I've found, thus far, that keeping so much food in the house is really helpful to me in a lot of ways. First of all, I actually CAN go a couple months without shopping for food. That might ultimately result in me experiencing some food boredom, but it's okay because it's all about safety nets. If I'm broke, I won't starve. I've come to view all this food storage as being similar to the 6-12 months of cash savings most financial advocates recommend we keep put back for emergencies. While food obviously needs to be rotated in and out, unlike cash savings, they provide the same potential relief if something goes wrong. If there are food or power crises (as, for example, we had some issues with during Ike), I don't need to rely on disaster relief to keep me fed. If I lose my jobs (such as during the last year when I didn't work), I still get to eat. If I'm ill for an extended period (like last semester, when I couldn't get out of bed for a week because my fever was so high), I still get to eat. All in all, it's a safety net and "savings" plan I think I will always keep as part of my life (so long as I know where I'll be living for the next year or so), simply to add an extra layer of security.

Since I think it's relatively easy to build up food savings without breaking the budget, simply by adding a few extra items to the grocery cart when they're on sale, I can't see a logical reason not to do so, given that adequate space for storage exists. Just something to think about, I guess. Something I've been thinking a lot about, anyway.

Saturday, September 10, 2011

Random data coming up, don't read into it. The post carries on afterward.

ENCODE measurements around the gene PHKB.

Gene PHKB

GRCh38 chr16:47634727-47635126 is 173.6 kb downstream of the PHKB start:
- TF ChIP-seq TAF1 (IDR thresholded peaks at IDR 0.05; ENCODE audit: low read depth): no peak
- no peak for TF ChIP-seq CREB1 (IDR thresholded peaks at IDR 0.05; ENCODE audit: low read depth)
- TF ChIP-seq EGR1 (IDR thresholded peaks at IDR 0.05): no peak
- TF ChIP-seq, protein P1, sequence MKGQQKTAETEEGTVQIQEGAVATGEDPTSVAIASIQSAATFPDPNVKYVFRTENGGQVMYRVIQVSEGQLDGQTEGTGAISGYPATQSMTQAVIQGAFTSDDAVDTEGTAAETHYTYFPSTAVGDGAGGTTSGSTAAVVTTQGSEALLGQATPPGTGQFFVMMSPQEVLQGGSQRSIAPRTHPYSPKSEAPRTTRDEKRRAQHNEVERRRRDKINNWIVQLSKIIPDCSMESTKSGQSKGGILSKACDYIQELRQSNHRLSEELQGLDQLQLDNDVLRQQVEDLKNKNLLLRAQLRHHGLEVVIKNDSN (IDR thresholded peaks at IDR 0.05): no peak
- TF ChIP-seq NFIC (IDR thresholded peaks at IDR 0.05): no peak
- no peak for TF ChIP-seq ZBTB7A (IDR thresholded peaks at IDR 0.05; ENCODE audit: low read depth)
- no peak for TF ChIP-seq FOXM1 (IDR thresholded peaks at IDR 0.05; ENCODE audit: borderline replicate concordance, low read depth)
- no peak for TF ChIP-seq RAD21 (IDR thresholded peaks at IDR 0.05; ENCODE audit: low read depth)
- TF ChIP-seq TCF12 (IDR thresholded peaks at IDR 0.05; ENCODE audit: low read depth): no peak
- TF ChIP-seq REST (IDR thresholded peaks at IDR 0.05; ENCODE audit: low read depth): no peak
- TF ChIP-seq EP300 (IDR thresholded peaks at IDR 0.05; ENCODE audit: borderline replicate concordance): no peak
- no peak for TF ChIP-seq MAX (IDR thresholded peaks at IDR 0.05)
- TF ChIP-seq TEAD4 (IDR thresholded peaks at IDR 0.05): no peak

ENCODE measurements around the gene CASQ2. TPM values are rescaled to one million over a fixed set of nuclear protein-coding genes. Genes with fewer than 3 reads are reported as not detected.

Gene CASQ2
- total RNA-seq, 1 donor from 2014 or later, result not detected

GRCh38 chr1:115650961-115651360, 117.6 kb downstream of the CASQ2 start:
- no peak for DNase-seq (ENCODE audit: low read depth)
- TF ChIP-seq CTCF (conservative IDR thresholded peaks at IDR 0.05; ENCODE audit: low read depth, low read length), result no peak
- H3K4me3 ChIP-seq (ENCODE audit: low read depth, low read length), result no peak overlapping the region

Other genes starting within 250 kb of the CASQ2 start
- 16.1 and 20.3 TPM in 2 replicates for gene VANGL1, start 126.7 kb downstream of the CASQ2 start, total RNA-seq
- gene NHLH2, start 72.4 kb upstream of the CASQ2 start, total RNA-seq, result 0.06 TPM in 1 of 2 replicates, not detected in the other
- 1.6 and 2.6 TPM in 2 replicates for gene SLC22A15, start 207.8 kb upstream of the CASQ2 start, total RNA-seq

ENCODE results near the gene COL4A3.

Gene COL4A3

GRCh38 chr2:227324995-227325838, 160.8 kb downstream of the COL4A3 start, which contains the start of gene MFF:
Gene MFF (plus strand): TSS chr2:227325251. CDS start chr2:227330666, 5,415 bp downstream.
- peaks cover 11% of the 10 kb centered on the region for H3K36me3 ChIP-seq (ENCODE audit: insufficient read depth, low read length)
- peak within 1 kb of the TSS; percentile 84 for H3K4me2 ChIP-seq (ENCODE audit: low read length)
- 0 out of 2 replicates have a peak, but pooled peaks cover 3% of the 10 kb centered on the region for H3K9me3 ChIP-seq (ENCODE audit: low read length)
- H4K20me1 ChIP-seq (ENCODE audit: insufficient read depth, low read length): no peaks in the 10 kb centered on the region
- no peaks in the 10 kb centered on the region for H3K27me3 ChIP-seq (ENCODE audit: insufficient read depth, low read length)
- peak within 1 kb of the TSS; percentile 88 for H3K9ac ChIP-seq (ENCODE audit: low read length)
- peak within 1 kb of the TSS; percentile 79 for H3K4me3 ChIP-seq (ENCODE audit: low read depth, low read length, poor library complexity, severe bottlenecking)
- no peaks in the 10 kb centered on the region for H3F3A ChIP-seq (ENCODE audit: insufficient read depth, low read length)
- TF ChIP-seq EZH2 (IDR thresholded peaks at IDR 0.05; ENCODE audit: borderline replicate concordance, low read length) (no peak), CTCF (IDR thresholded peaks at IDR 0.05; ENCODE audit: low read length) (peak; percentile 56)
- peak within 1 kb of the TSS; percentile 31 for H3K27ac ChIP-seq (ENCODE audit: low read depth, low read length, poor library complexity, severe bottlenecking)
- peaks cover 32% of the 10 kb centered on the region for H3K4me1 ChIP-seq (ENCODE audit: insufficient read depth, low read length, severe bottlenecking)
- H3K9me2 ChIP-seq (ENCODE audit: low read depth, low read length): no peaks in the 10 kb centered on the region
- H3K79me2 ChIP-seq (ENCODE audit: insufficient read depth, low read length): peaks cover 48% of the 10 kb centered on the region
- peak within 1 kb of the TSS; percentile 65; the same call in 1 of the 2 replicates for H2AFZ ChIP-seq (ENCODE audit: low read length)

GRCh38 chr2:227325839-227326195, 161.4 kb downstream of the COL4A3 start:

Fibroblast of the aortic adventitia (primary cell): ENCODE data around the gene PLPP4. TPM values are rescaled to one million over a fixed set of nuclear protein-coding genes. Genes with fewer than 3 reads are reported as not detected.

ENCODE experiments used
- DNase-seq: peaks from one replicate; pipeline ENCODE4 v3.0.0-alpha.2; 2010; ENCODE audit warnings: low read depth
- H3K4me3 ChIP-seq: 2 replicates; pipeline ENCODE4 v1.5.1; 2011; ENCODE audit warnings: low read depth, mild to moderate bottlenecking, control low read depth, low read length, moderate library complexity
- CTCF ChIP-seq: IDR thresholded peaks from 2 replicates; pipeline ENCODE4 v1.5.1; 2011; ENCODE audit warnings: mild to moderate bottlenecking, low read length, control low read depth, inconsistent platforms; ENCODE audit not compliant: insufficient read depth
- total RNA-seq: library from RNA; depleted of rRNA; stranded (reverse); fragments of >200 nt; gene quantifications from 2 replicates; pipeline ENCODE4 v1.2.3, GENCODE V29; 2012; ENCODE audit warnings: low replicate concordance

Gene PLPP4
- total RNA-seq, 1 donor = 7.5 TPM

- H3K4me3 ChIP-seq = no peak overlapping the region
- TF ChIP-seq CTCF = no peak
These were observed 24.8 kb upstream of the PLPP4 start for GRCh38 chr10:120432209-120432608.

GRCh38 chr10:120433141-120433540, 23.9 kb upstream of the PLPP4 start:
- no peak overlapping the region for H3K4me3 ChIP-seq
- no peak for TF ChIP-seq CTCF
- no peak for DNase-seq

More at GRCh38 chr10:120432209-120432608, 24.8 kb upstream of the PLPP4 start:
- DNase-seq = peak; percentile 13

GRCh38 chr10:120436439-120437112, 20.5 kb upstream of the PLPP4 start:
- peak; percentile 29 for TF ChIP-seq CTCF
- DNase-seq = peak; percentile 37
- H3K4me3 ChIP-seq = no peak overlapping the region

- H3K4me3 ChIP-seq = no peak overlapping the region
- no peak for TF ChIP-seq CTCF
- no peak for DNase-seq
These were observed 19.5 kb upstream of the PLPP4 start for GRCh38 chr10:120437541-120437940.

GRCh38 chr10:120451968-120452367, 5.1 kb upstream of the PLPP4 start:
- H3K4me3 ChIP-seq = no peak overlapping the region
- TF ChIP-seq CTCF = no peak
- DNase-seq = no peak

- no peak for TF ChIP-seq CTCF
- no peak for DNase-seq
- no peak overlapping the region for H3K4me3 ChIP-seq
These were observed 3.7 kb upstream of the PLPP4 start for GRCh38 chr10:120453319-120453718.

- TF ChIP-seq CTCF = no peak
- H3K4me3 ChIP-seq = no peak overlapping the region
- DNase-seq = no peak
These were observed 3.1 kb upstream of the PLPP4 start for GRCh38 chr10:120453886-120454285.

Saturday Spending

Okay, so here's my most recent shopping trip. Y'all will be plenty surprised to see cocktail onions and banana peppers missing from the list. I'm making a lot of progress through the storage, as you'll see tomorrow, and that of course will result in some changes being made to the way I shop, as things wander on out of the house and actually do need to be replaced. So let's all be on the lookout for that.


$1.09 - saltines
$2.39 - jumbo shells
$1.47 - cabbage
$7.69 - beer
$0.88 - carrots
$0.00 - butter (coupon)
$2.55 - onions
$3.18 - 5 pounds potatoes
$1.30 - canned tomatoes
$2.00 - milk (I buy those little 8 ounce milks, since no one in my house actually drinks milk so it's not worth it to buy a whole carton)
$4.56 - 2 pound ground beef
$2.99 - matzot

total: 30.10

Friday, September 09, 2011

Tuesday, September 06, 2011

Holishkes (Stuffed Cabbage)

I feel like I should apologise to you guys for having been away so long. But I've already made that apology so many times I assume at this point y'all know I'm just a little flaky from time to time, and we'll leave it at that. And now when I disappear again for some odd reason, y'all won't be surprised in the least. 
This particular disappearance was a pretty interesting one. I wrapped up my math degree, which is pretty exciting. Then I went on a two week road trip vacation. My main stops (where I've not lived before) were in Omaha, to visit my friend and adopted brother D, and just outside Dickson, TN, where I visited my friend C. I had an outstanding time, filled with nature, picking fruits from trees, cooking, baking (without internet to remind me how to do things I'd forgotten) and eating lots of foods I didn't make as well. I had the most incredible fish and chips (and fried pickles) I've ever eaten in Omaha at the Dundee Dell (where I encourage you all to eat and/or drink if you're in Omaha). I had an interesting and exciting new take on falafel, and I also had some pretty amazing BBQ (though I did have to ask for pickles, which has never happened to me before) somewhere in Arkansas.